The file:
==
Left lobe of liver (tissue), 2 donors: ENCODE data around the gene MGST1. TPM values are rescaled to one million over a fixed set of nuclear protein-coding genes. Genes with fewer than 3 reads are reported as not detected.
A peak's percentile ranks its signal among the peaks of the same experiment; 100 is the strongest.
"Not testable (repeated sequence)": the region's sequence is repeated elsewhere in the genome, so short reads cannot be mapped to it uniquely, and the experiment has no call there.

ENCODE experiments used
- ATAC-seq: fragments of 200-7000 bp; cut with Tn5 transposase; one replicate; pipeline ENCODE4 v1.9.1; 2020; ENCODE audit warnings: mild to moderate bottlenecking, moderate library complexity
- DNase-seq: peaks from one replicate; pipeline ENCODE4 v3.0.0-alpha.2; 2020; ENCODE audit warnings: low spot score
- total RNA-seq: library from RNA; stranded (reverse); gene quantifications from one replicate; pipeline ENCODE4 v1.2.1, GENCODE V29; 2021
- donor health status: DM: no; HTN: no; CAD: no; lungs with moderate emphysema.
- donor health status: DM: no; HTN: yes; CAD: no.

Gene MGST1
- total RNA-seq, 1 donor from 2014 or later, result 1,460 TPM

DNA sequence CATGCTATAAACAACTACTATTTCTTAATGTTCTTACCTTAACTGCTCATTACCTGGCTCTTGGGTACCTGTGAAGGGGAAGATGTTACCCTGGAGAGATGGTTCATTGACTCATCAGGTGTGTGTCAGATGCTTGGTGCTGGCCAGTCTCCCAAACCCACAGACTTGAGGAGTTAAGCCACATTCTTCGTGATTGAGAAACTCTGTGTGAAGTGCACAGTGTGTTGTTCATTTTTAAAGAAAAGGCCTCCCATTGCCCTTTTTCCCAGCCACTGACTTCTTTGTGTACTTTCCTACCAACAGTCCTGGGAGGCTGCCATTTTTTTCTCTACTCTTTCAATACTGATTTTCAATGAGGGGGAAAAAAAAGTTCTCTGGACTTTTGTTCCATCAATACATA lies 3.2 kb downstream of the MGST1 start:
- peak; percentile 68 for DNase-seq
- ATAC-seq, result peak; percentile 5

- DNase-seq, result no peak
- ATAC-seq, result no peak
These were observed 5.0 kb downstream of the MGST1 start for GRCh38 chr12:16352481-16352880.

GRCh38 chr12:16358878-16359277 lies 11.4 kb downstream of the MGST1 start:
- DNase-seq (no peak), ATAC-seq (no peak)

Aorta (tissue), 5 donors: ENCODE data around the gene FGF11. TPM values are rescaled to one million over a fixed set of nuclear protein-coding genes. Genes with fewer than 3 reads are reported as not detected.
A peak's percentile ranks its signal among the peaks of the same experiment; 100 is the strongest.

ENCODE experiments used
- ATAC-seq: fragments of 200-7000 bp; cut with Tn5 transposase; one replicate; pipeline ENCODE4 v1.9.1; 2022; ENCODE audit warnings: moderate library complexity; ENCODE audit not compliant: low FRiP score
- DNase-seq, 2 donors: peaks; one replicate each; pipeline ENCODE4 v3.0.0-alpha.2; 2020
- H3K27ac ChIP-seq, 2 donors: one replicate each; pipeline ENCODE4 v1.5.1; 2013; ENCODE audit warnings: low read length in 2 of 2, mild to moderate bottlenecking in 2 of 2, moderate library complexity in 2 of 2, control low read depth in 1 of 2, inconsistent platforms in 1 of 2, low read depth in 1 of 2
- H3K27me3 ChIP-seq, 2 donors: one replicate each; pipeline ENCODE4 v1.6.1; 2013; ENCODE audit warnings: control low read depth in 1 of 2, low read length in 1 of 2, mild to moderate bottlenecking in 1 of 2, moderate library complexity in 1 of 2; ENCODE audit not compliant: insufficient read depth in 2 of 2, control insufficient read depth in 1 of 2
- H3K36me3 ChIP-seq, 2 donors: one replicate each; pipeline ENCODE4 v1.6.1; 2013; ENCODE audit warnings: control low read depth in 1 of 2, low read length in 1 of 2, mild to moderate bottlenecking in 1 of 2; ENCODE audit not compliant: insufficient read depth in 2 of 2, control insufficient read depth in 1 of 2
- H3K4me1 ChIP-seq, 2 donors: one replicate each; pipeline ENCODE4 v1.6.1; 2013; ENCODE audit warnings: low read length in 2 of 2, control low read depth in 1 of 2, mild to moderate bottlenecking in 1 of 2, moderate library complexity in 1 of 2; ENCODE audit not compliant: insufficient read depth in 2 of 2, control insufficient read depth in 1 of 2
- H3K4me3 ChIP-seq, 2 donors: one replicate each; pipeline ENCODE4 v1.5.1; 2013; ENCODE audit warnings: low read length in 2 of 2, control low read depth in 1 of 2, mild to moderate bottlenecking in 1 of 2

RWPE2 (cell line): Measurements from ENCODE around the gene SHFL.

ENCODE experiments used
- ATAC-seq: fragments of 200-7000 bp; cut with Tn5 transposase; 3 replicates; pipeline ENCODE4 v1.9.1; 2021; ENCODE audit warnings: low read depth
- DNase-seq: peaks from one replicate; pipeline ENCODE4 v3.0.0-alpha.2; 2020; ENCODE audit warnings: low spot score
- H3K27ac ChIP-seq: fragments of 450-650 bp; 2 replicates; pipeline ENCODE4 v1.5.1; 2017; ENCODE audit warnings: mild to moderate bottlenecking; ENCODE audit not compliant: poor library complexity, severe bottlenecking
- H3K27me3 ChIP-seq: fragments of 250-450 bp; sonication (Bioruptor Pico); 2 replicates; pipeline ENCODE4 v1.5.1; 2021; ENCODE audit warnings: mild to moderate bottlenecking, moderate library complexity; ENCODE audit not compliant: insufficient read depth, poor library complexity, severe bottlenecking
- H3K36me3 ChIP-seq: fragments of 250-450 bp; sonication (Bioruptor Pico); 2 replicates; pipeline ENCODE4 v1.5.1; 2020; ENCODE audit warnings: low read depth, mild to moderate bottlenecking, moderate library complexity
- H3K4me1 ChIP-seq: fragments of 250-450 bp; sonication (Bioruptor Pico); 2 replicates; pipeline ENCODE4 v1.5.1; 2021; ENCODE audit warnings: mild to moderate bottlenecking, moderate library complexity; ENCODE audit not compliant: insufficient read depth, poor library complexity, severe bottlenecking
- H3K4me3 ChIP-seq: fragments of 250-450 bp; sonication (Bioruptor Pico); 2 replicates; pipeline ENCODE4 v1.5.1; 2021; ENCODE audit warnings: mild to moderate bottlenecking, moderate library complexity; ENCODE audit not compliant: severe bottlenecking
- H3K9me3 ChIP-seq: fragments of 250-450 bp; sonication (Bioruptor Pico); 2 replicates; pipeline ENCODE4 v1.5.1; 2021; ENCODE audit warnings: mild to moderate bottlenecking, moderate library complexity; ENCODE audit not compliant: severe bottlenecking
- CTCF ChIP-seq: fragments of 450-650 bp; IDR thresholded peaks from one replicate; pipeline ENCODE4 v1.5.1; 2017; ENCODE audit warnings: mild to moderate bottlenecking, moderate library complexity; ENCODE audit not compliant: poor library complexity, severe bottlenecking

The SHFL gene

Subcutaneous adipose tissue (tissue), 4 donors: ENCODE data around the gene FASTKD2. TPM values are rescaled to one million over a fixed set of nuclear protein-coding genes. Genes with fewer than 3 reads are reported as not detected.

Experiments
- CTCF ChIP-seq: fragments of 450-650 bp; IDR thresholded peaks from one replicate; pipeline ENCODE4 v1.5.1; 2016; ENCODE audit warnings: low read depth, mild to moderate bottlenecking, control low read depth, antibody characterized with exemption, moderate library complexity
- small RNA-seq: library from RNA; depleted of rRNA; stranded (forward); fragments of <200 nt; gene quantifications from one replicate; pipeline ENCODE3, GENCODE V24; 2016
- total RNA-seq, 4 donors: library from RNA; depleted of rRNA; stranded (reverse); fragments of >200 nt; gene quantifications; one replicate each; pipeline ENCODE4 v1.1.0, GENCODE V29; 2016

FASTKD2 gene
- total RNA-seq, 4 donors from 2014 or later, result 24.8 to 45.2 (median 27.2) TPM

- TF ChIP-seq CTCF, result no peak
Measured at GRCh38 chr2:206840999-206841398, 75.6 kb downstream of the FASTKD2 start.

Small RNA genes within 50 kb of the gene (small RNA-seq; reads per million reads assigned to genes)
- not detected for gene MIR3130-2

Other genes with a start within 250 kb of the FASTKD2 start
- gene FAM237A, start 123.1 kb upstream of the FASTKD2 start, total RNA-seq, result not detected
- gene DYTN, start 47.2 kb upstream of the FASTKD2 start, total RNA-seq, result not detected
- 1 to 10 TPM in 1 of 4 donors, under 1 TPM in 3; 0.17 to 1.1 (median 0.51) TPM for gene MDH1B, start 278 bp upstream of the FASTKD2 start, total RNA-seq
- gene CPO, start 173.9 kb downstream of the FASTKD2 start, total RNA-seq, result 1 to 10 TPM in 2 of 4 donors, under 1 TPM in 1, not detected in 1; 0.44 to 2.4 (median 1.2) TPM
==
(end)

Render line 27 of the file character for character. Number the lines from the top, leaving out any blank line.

- H3K36me3 ChIP-seq, 2 donors: one replicate each; pipeline ENCODE4 v1.6.1; 2013; ENCODE audit warnings: control low read depth in 1 of 2, low read length in 1 of 2, mild to moderate bottlenecking in 1 of 2; ENCODE audit not compliant: insufficient read depth in 2 of 2, control insufficient read depth in 1 of 2